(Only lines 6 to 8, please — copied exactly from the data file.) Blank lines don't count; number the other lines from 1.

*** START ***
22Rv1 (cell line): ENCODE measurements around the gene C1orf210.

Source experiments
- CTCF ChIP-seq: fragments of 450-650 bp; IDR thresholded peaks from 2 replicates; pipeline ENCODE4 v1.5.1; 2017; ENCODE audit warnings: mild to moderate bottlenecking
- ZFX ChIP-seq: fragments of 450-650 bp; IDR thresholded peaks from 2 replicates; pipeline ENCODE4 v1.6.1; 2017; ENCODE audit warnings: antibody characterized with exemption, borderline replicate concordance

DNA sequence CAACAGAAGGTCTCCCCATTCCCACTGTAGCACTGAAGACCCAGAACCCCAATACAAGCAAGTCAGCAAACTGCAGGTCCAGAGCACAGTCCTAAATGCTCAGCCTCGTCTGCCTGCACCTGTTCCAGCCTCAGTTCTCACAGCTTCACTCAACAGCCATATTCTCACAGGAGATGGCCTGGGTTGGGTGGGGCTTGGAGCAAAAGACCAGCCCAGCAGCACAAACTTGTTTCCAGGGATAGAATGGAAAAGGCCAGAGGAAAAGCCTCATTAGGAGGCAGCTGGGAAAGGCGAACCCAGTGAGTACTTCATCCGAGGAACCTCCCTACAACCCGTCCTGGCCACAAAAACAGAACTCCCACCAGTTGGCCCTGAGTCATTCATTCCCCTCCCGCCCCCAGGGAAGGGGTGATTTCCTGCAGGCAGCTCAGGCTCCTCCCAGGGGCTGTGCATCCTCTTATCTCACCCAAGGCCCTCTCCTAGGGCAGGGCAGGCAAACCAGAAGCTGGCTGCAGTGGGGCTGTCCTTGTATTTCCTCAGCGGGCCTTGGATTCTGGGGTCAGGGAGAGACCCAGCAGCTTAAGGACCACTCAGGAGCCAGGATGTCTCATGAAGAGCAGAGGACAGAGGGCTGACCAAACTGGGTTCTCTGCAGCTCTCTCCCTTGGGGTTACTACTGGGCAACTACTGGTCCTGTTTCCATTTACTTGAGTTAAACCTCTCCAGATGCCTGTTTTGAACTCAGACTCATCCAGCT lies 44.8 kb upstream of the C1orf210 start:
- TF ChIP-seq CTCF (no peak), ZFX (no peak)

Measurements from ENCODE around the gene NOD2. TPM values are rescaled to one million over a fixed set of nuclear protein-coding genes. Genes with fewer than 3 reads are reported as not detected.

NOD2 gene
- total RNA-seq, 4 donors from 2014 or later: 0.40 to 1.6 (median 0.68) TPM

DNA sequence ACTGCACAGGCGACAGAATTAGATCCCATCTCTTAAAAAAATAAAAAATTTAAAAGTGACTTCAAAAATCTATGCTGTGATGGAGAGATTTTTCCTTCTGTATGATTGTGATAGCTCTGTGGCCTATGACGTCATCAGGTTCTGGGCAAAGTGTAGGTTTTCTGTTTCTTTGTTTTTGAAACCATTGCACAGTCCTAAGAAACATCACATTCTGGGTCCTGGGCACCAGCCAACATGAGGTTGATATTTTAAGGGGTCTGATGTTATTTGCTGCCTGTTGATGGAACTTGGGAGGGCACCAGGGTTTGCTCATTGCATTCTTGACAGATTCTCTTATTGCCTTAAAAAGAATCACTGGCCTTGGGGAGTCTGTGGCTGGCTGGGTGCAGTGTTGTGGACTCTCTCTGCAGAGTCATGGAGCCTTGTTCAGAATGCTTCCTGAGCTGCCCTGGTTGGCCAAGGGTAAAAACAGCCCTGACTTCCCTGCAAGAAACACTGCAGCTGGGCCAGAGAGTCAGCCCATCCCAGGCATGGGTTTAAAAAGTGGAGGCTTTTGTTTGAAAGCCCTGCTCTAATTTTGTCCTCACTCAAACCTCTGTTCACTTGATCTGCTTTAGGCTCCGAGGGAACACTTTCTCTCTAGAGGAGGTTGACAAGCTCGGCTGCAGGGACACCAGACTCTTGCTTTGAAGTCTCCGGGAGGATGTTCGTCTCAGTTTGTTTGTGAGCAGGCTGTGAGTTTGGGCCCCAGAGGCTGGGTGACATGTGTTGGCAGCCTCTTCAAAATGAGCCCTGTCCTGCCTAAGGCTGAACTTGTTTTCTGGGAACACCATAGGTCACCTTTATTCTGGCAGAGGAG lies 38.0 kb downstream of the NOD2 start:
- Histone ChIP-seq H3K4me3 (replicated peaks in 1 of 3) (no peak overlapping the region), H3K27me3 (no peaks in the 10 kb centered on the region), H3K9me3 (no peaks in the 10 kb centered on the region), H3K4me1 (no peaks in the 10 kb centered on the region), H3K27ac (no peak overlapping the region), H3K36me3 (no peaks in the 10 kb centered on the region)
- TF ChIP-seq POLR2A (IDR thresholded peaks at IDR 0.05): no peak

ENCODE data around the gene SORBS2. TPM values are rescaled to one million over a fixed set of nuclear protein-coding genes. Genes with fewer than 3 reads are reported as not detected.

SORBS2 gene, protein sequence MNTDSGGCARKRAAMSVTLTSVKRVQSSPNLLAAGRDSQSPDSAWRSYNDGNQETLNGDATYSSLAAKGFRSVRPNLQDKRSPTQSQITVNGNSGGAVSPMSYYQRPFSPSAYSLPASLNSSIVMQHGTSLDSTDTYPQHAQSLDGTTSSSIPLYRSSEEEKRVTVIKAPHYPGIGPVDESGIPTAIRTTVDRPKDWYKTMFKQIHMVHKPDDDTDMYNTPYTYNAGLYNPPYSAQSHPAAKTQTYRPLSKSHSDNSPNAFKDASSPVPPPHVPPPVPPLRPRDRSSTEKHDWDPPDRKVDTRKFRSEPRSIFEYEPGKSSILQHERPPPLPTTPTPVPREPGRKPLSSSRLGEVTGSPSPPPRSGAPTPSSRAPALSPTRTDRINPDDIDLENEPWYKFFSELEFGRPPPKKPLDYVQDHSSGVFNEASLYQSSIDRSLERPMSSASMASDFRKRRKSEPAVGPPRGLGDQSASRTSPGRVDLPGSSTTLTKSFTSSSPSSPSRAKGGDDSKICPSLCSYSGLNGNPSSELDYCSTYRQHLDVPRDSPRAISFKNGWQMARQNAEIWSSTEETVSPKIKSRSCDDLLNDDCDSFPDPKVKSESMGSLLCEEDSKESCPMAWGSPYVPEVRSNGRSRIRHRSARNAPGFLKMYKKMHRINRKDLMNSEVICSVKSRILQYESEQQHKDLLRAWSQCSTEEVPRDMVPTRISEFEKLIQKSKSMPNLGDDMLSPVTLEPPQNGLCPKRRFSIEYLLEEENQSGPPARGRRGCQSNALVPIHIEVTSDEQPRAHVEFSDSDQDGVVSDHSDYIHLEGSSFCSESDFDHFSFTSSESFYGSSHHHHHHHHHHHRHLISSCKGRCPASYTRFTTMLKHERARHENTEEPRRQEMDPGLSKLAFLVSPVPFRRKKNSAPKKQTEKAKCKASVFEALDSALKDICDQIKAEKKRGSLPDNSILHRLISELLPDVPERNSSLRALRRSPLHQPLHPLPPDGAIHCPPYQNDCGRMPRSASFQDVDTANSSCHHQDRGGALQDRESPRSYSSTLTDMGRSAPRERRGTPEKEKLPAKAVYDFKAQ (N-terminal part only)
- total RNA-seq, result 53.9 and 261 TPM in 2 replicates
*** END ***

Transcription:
- TF ChIP-seq CTCF (no peak), ZFX (no peak)

Measurements from ENCODE around the gene NOD2. TPM values are rescaled to one million over a fixed set of nuclear protein-coding genes. Genes with fewer than 3 reads are reported as not detected.

NOD2 gene